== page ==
Real-world Software Engineering

Here is an idea for a “real-world software engineering” class, that I would be really happy if it was offered by universities.

Choose a type of software, for example, a wiki. Choose the technology, and the language (let’s say — Python, Django). Write this wiki, before the class begins. The students have to work, in pairs, on fixing a bug in the wiki. This is exercise 1. The succeeding exercise each involve changing the requirements, and asking for a new version — basically, a new version every week or two. The wiki starts out without any unit tests, but every area the students toucuh has to have unit tests added to it to see the change is ok and didn’t hurt directly related functionality.

The class itself, other than the exercises, will cover topics like using unit tests, source control, bug management systems and so forth. It will be expected the students will actually use these techniques during the exercises — but for the first time in their life, they’ll use it on real code, for good reasons, and they’ll need to use them correctly to do the right thing. I expect the exercises to be most of the grade, with a test to go over correct understanding of the concepts.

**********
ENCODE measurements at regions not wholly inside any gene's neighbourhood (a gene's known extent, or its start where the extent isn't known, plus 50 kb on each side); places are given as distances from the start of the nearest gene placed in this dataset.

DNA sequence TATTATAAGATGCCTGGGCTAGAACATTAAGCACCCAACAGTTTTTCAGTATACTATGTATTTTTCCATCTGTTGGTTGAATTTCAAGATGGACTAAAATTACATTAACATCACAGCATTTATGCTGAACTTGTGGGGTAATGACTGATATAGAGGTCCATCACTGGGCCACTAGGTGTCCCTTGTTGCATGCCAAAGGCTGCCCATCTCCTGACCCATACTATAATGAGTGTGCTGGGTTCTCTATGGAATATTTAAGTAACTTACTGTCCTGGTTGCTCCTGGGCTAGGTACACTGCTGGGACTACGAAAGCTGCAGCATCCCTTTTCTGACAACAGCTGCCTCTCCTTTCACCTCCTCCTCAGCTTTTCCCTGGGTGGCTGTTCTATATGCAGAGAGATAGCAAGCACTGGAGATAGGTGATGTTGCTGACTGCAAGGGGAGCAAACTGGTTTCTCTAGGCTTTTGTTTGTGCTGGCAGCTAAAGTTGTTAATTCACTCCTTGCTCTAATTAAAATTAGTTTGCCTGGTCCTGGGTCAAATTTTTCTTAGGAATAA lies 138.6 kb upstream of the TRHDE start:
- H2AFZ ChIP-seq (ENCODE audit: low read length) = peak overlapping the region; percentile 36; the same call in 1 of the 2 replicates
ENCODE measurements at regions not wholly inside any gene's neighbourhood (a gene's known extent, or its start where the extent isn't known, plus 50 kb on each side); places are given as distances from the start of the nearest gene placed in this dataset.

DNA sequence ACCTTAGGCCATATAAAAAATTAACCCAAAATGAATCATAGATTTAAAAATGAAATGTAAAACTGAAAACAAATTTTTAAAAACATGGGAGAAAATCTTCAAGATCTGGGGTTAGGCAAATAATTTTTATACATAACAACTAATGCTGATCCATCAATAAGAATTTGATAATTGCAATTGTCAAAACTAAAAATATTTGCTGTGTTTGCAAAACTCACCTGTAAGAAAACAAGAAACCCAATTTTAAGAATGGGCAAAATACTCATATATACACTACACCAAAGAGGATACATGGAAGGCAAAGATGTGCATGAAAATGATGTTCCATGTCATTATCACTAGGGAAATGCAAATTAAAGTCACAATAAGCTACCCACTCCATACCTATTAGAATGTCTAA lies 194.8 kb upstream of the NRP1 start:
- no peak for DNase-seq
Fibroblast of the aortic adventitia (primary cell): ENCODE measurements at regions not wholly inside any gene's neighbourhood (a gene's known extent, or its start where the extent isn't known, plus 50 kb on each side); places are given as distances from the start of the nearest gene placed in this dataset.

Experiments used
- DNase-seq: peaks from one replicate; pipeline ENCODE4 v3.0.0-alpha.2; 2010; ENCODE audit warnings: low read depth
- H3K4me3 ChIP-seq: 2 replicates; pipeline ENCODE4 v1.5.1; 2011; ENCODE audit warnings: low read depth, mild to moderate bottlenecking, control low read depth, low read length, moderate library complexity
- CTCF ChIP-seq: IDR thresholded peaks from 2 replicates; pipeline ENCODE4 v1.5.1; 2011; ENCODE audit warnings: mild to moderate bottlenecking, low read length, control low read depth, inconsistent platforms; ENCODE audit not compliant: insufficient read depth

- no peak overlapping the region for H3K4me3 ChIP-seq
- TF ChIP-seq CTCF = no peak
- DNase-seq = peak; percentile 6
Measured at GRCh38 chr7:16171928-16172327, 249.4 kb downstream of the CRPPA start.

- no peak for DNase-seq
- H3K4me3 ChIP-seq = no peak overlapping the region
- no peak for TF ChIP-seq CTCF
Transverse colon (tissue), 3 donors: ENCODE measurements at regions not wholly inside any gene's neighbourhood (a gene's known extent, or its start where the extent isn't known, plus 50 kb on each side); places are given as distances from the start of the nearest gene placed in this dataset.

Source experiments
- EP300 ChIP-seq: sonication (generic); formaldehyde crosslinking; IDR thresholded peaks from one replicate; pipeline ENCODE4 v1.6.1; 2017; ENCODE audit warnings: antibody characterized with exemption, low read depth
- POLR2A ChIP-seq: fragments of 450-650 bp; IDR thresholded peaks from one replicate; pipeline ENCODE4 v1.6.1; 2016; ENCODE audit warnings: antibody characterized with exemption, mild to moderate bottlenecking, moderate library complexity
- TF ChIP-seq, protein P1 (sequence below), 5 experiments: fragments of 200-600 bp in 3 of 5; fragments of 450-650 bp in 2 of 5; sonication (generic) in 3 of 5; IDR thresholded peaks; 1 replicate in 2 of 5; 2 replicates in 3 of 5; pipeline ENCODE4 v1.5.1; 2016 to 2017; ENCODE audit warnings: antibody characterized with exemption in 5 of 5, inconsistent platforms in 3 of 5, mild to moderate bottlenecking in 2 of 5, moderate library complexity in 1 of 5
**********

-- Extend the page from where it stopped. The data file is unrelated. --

I feel like this class would be the best preparation for students in a software-engineering/CS degree for the real life software industry, as I know it. Any comments? Anyone know of a university giving such classes?


2 Responses to Real-world Software Engineering

  1. Adi Stav says:

    Adding features to open-source projects gives pretty much what you’re after (maybe with slightly varied methodologies, e.g., unit tests). I think quite a few programs already include students’ contribution to open-source projects.

  2. Moshe Zadka says:

    Not really.
    At best, the student learns that the thing the instructor asks (comments, e.g.) are also things that Open Source project ask. But they still won’t understand *why* until they have to maintain their own code 🙂

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